We often talk about hunger in statistics to help convey the gravity of the problem. Those numbers are necessary. But the danger of speaking in numbers is losing the humanity of those struggling, both around the world and here in America, with food insecurity. Today, we are sharing powerful images from an exhibit currently on display at the Brooklyn Historical Society, in partnership with Food Bank for New York.
In an effort to reflect the “extraordinary diversity of location, population and experience in food pantries throughout New York City,” Brooklyn-based photojournalist Joey O'Loughlin spent three years documenting the people behind the statistics in food lines across New York City. We were so moved by her photos on a recent visit to the exhibit that we asked if we could share parts of it with you today. (Although, we highly recommend a visit if you’re in the area.)
As you scroll through this digital exhibit, keep in mind that 47 million Americans struggle with food insecurity. “Children, the working poor and the elderly on fixed income are the most severely affected by hunger. These are the faces highlighted in this exhibit in order to combat the myths about hunger,” says O’Laughlin.
You can help combat domestic hunger by donating to our giving partner, Feeding America (a supporter of Food Bank for NY), and hosting a FEED Supper this fall.
Family Dinner Table
Maria Rodriguez’s apartment sparkles; it’s a warm and peaceful home. Food from a nearby pantry helps Maria, a stroke survivor, care for her three school-age relatives while their parents work in the Dominican Republic. The children, Ysasbella, Yocet, and Diana, set the table every night.
All Saints Pantry
Grandmothers are the familiar faces on the pantry lines. Nora Balfour is 74 and a great-grandmother, but she still calls her husband “Lover” when he calls her after church. He’s in Jamaica, while she’s in the Bronx with her son, his wife, and their children, helping them keep the family together. Nora’s son is a security guard and his wife is a home health aid, both low-wage jobs with hours that vary wildly.
Bronx Bethany Community Pantry
Still Serving, Queens
Each month, more than a thousand people collect groceries at this pantry, and the number keeps rising. The food distribution is a community service provided by Honor House, temporary housing for veterans in transition. Homes in this middle-class neighborhood sell in the $400,000 range.
Vets Inc. Pantry
Brothers in Arms, Brooklyn & Queens
It was a long day for Gregory and Shamar, 12 and 14 years old. Along with their uncle Otto Starzman, the boys helped set up and break down two food pantries in two different boroughs since their alarm went off at 4:30 am. Each week, a typical pantry will distribute thousands of pounds of food to New Yorkers in need. Much of the heavy lifting is done by volunteers, many of whom depend on the pantries to feed their own families.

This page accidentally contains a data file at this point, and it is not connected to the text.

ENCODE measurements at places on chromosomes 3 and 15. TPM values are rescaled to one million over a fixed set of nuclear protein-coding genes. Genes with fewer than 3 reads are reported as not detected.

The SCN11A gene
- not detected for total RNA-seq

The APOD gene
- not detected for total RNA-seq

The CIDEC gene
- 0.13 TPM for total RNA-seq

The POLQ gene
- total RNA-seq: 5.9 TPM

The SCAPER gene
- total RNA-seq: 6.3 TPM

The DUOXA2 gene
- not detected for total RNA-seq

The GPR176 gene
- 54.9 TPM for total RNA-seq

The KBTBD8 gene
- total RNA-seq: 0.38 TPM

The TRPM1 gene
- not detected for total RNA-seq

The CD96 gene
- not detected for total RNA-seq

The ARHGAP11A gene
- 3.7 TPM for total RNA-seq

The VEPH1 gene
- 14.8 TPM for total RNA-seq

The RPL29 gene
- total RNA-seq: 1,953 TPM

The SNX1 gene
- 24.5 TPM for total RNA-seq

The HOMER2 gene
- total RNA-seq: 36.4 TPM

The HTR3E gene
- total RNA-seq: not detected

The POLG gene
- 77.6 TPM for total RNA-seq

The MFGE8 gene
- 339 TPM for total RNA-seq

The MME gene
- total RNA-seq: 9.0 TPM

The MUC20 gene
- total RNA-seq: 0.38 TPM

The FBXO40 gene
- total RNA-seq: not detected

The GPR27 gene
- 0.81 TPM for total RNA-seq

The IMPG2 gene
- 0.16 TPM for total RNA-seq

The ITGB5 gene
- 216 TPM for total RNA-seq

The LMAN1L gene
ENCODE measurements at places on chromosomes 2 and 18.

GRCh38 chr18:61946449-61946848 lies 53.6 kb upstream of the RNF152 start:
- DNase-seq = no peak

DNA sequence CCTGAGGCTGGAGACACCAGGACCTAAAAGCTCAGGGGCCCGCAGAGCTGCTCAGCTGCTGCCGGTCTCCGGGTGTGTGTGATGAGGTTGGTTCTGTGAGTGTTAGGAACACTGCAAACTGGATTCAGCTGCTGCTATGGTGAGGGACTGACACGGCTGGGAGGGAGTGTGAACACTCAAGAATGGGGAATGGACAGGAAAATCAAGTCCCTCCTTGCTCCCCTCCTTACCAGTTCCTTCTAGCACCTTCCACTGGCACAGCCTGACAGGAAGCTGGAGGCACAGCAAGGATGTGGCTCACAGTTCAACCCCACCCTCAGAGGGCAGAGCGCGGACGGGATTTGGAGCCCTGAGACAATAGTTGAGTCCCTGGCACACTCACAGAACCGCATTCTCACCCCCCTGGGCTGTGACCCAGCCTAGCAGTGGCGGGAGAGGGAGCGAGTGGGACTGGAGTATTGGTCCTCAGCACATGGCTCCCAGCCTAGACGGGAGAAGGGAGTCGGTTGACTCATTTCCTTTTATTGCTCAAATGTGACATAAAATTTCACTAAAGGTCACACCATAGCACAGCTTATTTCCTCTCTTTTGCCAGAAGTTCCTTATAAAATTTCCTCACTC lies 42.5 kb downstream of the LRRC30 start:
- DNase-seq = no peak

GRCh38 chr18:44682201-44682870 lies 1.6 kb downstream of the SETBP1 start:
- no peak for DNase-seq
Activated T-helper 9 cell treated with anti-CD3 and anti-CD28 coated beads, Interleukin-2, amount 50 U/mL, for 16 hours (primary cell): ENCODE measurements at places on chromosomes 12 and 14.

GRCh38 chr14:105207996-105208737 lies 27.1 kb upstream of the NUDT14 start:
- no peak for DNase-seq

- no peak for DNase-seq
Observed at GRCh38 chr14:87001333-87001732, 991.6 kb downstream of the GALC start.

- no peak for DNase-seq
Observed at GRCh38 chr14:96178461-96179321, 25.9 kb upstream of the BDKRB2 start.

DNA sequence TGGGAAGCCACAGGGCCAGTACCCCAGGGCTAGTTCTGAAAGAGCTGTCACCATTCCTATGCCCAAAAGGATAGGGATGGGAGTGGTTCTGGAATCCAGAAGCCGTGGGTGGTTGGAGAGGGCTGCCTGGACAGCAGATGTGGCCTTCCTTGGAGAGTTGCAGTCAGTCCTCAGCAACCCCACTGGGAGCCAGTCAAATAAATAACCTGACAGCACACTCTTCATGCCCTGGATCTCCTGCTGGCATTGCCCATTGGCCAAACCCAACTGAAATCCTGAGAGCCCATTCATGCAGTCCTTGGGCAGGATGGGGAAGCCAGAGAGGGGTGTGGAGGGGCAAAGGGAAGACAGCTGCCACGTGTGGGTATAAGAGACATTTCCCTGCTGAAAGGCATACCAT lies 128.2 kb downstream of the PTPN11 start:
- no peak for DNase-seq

New Life International Pantry / The River Fund Pantry
Not Everyone Recovers, Staten Island
Patrick is 46 years old and disabled by AIDS. He was outed in the military, less than honorably discharged, and never completely regained his footing. He worked for Housing Works for years and lives alone in subsidized housing in Staten Island, a mile form where Eric Garner was killed. Patrick depends on food pantries to get by and can offer a remarkable accounting for his living expenses, balanced down to the penny.
Living with the Wage, Bronx
Dina Garcia is a 42-year-old mother of two little girls and a 26-year-old son with three children of his own. She’s resourceful and navigates a challenging life with upbeat resignation. She lives in the Bronx and works in a grocery store bakery on the Upper West Side. Meanwhile, she girls go to a charter school near her mother’s apartment on the Lower East Side. Dina, a life-long minimum-wage earner, visits pantries for groceries and sometimes goes to a soup kitchen that offers family dinners.
“People are always shocked to learn that one in five people in our pantry lines has a job,” says Margarette Purvis, President and CEO of Food Bank for New York City. “No one wants to believe that you can work your entire life and still not be able to afford food. The myth is, they did something wrong. The fact is, they didn’t.”
The Father’s Heart Ministries
Night and Day, Brooklyn
Mae Tate is a hard-working seamstress in her sixties who was downsized several years ago. Now she works out of her apartment, day and night, seven days a week, but doesn’t earn enough to make ends meet. The cost of living in Bed-Stuy is now so high that Mae can’t afford to shop in the local supermarkets. The pantry bag helps. A one-bedroom apartment in this neighborhood now rents for about $2,000 per month.
Child Development Support Corporation
Families line up here every Friday for bread for Sabbath dinner. Keeping kosher is hard for families who live in poverty. The food tends to be more expensive and the number of kosher pantries is limited. The majority of poor Jewish families in New York City live in Brooklyn.
Hannah Kosher Food Shabbat Foundation
Emily Diac, 5 years old, waited while her mother shopped at a food pantry. Her family has relocated to Marietta, Georgia, where her mother, Mina Reyes, works at Sam’s Club and her father is a maintenance man. Life here was unaffordable. One in four New York City children doesn’t have enough to eat. Ms. Reyes didn’t want Emily or her bothers to be part of that statistic, so they were forced to leave the city.
Four Seasons, Brooklyn
Hunger is a constant, and it disproportionately affects the most vulnerable among us, especially children and seniors. Pantry lines form before the sun rises; people are anxious to get he best offerings—fresh food priced out of reach in supermarkets. Sometimes the wait is three hours—a tedious, but dependable option for feeding a family.
Vaad Hakol Pantry, Crown Hights